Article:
13
\$\begingroup\$

I am DMing the D&D 5e Starter Set campaign, Lost Mine of Phandelver, for a group of my friends. They recently searched the Redbrand Hideout in Tresendar Manor in Phandalin, and searched through the wizard's workshop; among other things, they found some of his notes. The description in the adventure book (p. 25) states:

Books and Notes. Iarno is trying to master the art of brewing potions and concocting alchemical mixtures. The books and notes scattered around the room are basic texts on alchemy. Any character proficient in Arcana can see that Iarno's apparatus appears to be set up to brew potions of invisibility—not that he has succeeded so far.

In response to this, the Wizard character in the party asked if he could now make Potions of Invisibility. I initially just made up a reason why he wouldn't be able to do so (since I wasn't sure at the time – and upon rereading, it also looks like I missed the fact that the books themselves are just basic texts on alchemy, not instructions on making the potions), but he wasn't satisfied with that, and I was also personally curious as to how he would go about crafting such an item.

What would be required in order for a character to craft Potions of Invisibility?

\$\endgroup\$

2 Answers 2

15
\$\begingroup\$

The Dungeon Master's Guide lists "Crafting a Magic Item" as an option under "More Downtime Activities" (p. 128–129):

Magic items are the DM's purview, so you decide how they fall into the party's possession. As an option, you can allow player characters to craft magic items.

The creation of a magic item is a lengthy, expensive task. To start, a character must have a formula that describes the construction of the item. The character must also be a spellcaster with spell slots and must be able to cast any spells that the item can produce. Moreover, the character must meet a level minimum determined by the item's rarity, as shown in the Crafting Magic Items table.

The DMG then provides an example, and suggests that the DM may also require that certain items need special materials or locations in order to be made, such as alchemist's supplies to brew a certain potion.

The DMG continues:

An item has a creation cost specified in the Crafting Magic Items table (half that cost for a consumable, such as a potion or scroll). A character engaged in the crafting of a magic item makes progress in 25 gp increments, spending that amount for each day of work until the total cost is paid. The character is assumed to work for 8 hours each of those days. Thus, creating an uncommon magic item takes 20 days and 500 gp.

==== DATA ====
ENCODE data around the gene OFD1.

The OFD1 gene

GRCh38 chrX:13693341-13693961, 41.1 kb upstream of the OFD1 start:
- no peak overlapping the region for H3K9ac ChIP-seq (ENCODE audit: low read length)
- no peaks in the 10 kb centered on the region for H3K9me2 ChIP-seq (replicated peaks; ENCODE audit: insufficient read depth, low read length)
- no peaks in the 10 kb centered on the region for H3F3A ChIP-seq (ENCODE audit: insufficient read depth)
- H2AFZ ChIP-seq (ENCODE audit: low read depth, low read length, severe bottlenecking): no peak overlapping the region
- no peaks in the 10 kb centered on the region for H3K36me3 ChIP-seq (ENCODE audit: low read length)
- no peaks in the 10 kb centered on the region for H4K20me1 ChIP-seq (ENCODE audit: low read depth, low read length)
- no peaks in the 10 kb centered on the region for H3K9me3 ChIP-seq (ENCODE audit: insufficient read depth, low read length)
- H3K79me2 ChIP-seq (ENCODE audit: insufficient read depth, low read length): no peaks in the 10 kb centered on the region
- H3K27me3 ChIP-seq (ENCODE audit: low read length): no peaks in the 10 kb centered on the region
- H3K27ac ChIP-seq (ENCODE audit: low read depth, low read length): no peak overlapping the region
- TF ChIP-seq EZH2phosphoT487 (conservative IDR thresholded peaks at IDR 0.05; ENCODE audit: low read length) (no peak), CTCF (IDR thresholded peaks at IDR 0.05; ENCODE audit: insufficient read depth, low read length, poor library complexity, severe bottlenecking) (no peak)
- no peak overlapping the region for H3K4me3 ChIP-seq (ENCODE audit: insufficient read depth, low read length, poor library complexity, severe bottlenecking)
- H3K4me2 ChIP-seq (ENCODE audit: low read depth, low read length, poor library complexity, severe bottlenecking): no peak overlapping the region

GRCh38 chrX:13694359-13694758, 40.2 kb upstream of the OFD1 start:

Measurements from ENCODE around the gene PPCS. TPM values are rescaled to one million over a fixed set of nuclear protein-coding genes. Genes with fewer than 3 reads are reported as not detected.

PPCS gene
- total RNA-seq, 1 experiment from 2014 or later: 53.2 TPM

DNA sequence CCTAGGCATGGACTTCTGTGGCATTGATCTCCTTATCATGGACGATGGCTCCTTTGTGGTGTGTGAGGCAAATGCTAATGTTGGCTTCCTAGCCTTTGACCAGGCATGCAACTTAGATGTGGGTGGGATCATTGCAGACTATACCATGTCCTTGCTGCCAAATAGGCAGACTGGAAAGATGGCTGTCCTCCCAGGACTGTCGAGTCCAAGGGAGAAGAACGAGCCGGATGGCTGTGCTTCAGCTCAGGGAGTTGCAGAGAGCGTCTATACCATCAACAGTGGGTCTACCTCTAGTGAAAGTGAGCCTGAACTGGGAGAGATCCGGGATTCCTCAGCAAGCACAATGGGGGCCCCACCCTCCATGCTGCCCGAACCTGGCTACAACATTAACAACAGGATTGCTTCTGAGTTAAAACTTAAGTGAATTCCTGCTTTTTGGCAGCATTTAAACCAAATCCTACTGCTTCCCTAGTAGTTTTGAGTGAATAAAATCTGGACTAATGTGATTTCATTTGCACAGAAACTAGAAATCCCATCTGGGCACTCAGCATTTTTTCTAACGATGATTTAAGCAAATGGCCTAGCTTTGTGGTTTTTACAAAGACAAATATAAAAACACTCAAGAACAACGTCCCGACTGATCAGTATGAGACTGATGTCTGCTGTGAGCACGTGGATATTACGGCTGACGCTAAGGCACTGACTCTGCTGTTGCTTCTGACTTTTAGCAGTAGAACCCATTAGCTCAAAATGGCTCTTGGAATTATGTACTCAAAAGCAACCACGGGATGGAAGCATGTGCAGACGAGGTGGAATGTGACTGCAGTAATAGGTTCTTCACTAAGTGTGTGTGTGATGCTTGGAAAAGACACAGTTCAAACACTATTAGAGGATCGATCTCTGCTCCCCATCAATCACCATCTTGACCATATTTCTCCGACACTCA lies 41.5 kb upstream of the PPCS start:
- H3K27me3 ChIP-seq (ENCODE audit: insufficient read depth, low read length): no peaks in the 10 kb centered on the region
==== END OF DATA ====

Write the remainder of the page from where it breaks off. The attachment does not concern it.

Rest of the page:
If a spell will be produced by the item being created, the creator must expend one spell slot of the spell's level for each day of the creation process. The spell's material components must also be at hand throughout the process.

(The halved cost for consumables is a correction stated in the DMG errata.)

The Crafting Magic Items table is as follows:

Item Rarity Creation Cost Minimum Level
Common 100 gp 3rd
Uncommon 500 gp 3rd
Rare 5,000 gp 6th
Very rare 50,000 gp 11th
Legendary 500,000 gp 17th

The potion of invisibility magic item has a rarity of "very rare", so the creation cost would be 25,000 gp (halved from 50,000 because it's a consumable) and the minimum level needed to craft it would be level 11.

Technically, the description of the potion of invisibility doesn't say it creates the effect of the invisibility spell, so any character of the relevant level could presumably craft one. (However, a DM could house-rule that it creates basically the same effect as the invisibility spell and has the same duration (without requiring concentration), and thus that it would also need to be crafted by someone who has a 3rd-level spell slot and knows the invisibility spell.)

Given that creation cost, it would take a single character of the requisite level 1,000 days to craft one potion of invisibility, spending 25,000 gp to do so.


Note that the DMG does include rules on assisting in making a magic item:

Multiple characters can combine their efforts to create a magic item if each of them meets the level prerequisite. Each character can contribute spells, spell slots, and components, as long as everyone participates during the entire crafting process. Each character can contribute 25 gp worth of effort for each day spent helping to craft the item.

So, for instance, if the character is in a party with 3 others of 11th level or higher, they can help contribute to the cost in terms of time and money (and spell slots and components if relevant). With a wizard crafting the potion and 3 other characters assisting, the total creation cost (25,000 gp) would remain unchanged but the process would only take one-fourth as long: 250 days.

\$\endgroup\$
4
  • 1
    \$\begingroup\$ Comments are not for extended discussion; this conversation has been moved to chat. \$\endgroup\$